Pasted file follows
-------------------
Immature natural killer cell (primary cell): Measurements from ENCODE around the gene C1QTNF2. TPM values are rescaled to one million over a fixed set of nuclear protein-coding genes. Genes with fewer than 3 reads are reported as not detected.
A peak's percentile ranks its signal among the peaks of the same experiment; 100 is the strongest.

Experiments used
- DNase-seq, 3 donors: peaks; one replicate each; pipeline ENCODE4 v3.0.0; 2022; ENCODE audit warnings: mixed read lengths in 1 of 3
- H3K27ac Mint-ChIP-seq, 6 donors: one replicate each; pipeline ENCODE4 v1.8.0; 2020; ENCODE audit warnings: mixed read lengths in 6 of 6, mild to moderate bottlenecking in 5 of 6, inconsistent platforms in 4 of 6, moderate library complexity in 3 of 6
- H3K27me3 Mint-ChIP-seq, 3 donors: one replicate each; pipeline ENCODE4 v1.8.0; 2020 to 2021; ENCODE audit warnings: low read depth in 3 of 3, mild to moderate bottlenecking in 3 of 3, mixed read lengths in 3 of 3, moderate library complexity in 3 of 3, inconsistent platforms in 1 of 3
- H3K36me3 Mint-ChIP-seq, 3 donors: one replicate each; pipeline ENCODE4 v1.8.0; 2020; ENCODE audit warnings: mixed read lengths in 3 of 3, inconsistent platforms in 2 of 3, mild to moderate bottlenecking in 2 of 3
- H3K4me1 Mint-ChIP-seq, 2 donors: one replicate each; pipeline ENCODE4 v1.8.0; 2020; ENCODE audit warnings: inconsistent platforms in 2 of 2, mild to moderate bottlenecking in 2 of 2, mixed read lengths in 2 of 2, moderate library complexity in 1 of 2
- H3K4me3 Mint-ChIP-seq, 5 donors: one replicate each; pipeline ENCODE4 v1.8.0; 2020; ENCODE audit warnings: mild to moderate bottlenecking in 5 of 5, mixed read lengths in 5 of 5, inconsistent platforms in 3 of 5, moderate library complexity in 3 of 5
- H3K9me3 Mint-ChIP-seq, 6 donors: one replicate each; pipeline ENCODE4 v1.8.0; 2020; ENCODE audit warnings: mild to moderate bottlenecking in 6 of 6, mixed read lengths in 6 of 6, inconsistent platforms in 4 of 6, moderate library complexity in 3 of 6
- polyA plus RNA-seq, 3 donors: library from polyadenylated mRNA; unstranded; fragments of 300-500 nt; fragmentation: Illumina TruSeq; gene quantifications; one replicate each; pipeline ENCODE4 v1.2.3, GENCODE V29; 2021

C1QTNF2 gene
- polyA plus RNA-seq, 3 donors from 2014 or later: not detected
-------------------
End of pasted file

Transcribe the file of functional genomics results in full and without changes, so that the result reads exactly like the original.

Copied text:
Immature natural killer cell (primary cell): Measurements from ENCODE around the gene C1QTNF2. TPM values are rescaled to one million over a fixed set of nuclear protein-coding genes. Genes with fewer than 3 reads are reported as not detected.
A peak's percentile ranks its signal among the peaks of the same experiment; 100 is the strongest.

Experiments used
- DNase-seq, 3 donors: peaks; one replicate each; pipeline ENCODE4 v3.0.0; 2022; ENCODE audit warnings: mixed read lengths in 1 of 3
- H3K27ac Mint-ChIP-seq, 6 donors: one replicate each; pipeline ENCODE4 v1.8.0; 2020; ENCODE audit warnings: mixed read lengths in 6 of 6, mild to moderate bottlenecking in 5 of 6, inconsistent platforms in 4 of 6, moderate library complexity in 3 of 6
- H3K27me3 Mint-ChIP-seq, 3 donors: one replicate each; pipeline ENCODE4 v1.8.0; 2020 to 2021; ENCODE audit warnings: low read depth in 3 of 3, mild to moderate bottlenecking in 3 of 3, mixed read lengths in 3 of 3, moderate library complexity in 3 of 3, inconsistent platforms in 1 of 3
- H3K36me3 Mint-ChIP-seq, 3 donors: one replicate each; pipeline ENCODE4 v1.8.0; 2020; ENCODE audit warnings: mixed read lengths in 3 of 3, inconsistent platforms in 2 of 3, mild to moderate bottlenecking in 2 of 3
- H3K4me1 Mint-ChIP-seq, 2 donors: one replicate each; pipeline ENCODE4 v1.8.0; 2020; ENCODE audit warnings: inconsistent platforms in 2 of 2, mild to moderate bottlenecking in 2 of 2, mixed read lengths in 2 of 2, moderate library complexity in 1 of 2
- H3K4me3 Mint-ChIP-seq, 5 donors: one replicate each; pipeline ENCODE4 v1.8.0; 2020; ENCODE audit warnings: mild to moderate bottlenecking in 5 of 5, mixed read lengths in 5 of 5, inconsistent platforms in 3 of 5, moderate library complexity in 3 of 5
- H3K9me3 Mint-ChIP-seq, 6 donors: one replicate each; pipeline ENCODE4 v1.8.0; 2020; ENCODE audit warnings: mild to moderate bottlenecking in 6 of 6, mixed read lengths in 6 of 6, inconsistent platforms in 4 of 6, moderate library complexity in 3 of 6
- polyA plus RNA-seq, 3 donors: library from polyadenylated mRNA; unstranded; fragments of 300-500 nt; fragmentation: Illumina TruSeq; gene quantifications; one replicate each; pipeline ENCODE4 v1.2.3, GENCODE V29; 2021

C1QTNF2 gene
- polyA plus RNA-seq, 3 donors from 2014 or later: not detected